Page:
By Evangeline B. Razon
PDO I, Youth Formation Program, SDO Butuan City

 BUTUAN CITY – 5/15/19

Evangeline B. Razon, Project Development Officer I, Butuan City Division

 Before  the corona virus struck the physical world to a grinding halt, digital natives – young and old –were  on their normal day-to-day routines –  hooked to their gadgets and social media accounts counting reactions on their Facebook posts such as their Tiktok dance moves and Starmaker cover songs, chatting with friends about their IG posts, listening to music on Spotify, watching movies on Netflix, or tirelessly playing their favorite online games, and finding their supposedly “forever” on dating sites. These digital natives have unknowingly created an alternative universe where internet connectivity seemed to be most essential to flourish in their pseudo-ecosystems called social media where they build farms and empires; and everything could be fixed by pushing the restart button.  

Despite the digital connectivity and influx of information, people in the physical world were caught unaware, unprepared, and flatfooted as the pandemic crawled like a thief in the night. Unfortunately, a restart button is beyond grasp in the physical world. The corona virus did not plague the wireless web, but the people. The physical world came scrambling down and people have been distraught with paranoia, anxiety, and stress while the virtual world rouse in haste and noise being filled with influx of memes, fake news, and misinformation. The physical world has been redirected 360 degrees where social distancing, face masks, community lockdowns, home quarantines have become the new normal.

In the midst of the corona pandemic, breathing arguably seemed to be the most significant activity in life. People forgot their luxuries, titles, and statuses but their desire to at least keep breathing – to live and to be alive until the pandemic is over. They came rushing home leaving the streets almost empty of smoke belching vehicles. Industrial factories closed and for a time stopped emitting hazardous gas to the atmosphere, and wastes to the water systems. And all these allowed the Earth to breathe, too.

Into weeks of lockdown and community quarantine, while the scientific world has been in a hustle in search for vaccine, the digital space has lent platform for people to distress and to appease their paranoia especially those who have experienced “cabin fever” or those who experienced isolation, depression, and anxiety. Photos of clear metropolis skylines, green mountain ranges, magnificent sunsets against distant horizons, and colorful backyard gardens have flooded the social media world for both the digital natives’ and migrants’ delight. For a time, people have shown appreciation for farming and agriculture as potentially the only way of life in the midst of pandemic with most people living in the urban jungles seen growing vegetables in pots and bottles by their porches and windows. Those who have been enjoying the fast-paced city living crammed home to the hinterlands for fresh air and peace of mind –all for the sake of survival– and pretty much all luxuries have been reduced to the barest essential. And the digital world has had all these documented for both the digital natives and migrants to see.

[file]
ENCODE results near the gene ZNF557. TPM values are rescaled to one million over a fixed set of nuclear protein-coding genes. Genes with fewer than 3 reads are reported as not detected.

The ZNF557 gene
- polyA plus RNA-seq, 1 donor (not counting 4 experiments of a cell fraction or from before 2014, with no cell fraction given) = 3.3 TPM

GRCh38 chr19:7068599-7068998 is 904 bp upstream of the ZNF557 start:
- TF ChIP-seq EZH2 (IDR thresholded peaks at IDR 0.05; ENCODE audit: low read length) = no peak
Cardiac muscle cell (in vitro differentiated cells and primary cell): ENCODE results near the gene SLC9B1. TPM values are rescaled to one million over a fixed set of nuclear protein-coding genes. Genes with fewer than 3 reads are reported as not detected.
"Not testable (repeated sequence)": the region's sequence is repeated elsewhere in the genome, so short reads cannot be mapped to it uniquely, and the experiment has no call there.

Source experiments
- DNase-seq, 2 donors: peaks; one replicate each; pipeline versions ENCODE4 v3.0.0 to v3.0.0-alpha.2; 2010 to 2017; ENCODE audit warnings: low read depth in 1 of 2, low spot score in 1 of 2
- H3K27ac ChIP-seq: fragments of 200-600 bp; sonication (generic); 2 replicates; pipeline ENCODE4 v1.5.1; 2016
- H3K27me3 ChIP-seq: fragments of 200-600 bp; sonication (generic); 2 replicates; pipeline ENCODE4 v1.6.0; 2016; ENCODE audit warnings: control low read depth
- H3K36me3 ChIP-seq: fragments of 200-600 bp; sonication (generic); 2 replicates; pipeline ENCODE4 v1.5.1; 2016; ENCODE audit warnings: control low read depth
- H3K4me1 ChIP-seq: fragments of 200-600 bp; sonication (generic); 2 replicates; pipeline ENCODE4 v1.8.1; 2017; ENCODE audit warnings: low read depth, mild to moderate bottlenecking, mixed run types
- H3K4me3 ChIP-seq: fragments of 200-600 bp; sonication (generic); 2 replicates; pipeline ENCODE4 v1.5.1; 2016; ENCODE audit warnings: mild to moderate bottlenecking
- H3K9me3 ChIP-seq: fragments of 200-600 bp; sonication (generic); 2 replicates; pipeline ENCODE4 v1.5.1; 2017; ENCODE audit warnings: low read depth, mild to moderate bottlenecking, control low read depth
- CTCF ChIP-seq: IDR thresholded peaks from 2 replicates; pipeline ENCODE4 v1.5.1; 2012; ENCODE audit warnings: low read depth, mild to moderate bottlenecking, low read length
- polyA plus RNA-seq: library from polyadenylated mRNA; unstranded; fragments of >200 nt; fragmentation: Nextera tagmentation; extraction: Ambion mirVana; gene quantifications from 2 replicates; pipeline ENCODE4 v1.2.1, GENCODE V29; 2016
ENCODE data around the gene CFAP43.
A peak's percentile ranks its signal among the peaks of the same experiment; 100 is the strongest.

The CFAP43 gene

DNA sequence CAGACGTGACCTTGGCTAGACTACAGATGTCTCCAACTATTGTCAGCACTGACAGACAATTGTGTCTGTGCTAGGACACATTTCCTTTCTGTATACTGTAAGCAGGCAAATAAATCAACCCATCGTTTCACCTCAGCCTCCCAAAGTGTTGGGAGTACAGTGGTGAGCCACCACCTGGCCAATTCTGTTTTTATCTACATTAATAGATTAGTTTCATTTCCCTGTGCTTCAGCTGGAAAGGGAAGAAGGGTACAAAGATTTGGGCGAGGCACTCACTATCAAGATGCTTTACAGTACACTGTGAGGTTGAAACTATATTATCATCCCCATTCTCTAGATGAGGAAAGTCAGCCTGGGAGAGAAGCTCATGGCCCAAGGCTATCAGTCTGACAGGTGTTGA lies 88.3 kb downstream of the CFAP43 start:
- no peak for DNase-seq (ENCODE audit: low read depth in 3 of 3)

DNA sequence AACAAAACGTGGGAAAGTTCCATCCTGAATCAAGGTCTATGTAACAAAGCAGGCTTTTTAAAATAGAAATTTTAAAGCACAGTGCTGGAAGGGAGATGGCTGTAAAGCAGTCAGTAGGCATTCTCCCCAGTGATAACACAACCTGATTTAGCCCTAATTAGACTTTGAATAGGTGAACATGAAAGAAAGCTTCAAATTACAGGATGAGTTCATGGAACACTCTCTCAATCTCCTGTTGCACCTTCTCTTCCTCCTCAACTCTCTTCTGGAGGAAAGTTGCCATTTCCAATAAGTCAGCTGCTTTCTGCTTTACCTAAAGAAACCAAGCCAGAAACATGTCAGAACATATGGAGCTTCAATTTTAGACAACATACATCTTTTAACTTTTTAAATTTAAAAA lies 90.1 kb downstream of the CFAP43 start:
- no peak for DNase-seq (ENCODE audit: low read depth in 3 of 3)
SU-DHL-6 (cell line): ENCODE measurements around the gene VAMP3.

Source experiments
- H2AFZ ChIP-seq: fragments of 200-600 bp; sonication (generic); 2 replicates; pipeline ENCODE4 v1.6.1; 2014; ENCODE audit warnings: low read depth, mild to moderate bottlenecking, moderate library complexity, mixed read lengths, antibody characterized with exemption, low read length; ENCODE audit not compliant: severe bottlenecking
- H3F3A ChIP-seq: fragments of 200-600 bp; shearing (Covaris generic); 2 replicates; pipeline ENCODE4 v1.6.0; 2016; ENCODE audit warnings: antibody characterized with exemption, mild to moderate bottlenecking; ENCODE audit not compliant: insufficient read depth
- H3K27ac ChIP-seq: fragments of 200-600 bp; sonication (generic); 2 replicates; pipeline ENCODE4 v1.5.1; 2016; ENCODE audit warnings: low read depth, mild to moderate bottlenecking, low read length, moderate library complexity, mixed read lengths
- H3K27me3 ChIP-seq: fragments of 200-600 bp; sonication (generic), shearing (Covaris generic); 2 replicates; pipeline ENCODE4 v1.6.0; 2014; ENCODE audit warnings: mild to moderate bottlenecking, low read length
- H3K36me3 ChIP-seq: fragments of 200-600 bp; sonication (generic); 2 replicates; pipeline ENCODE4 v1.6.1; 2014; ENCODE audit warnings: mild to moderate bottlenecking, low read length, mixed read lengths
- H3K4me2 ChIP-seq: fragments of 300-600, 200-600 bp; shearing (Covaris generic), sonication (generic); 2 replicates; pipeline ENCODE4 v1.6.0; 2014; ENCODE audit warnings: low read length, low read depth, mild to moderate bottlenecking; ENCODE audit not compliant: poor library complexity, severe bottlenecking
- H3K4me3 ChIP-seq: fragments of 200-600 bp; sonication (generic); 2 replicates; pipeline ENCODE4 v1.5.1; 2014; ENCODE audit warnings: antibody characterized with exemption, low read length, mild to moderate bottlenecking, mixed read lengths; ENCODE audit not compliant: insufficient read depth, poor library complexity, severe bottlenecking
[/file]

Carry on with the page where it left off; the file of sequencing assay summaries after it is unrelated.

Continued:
The youngsters today, or the so-called digital natives, may not have stood at the frontlines to combat the dreaded disease, they must have done their part in helping the environment regain its bounty and beauty. It is in this lens that the Schools Division Office of Butuan City Youth Formation Program (YFP) in partnership with the SK Federation of Butuan City anchored its GREENvironment Challenge contest.

This competition encouraged all ButuanON Youth to showcase their values of being Makakalikasan amidst the pandemic. As an initial venture marking the 50th anniversary celebration of Earth Day in April, YFP as part of the City’s Youth Development Council came up with an online environmental contest. The participants chose their preferred platforms in exhibiting their different entries –from originally composed songs and poems to creative videos and infographics, all collectively displaying their innate talents and potentials for love and care of our environment. And this comes with the realization our physical world, the Earth, where we live can not be restored by clicking the reset or restart button.

Such activity aimed to awaken the youngsters’ social and environmental sensibilities and awareness that they too can be significant contributors to the earth’s restoration in every way possible. This competition also aimed to instill in our young digital natives’ deep care and involvement for nature, a critical response to our environment’s call for restoration that long predates the pandemic.

Now as the loss, suffering, and challenges created by the virus slowly vanish, the pandemic remains as an unprecedented wake-up call for everyone to take each day as a real opportunity to do things right especially for the environment. While our lives may not be lived the same old way as we enter the new normal – a brave new world – we can choose to leave a legacy not founded on the idea of a “reset button” but on our greater sense of humanity. We owe this world to the future generations. If we can not sustain it, the least we can do is to NOT destroy it.

END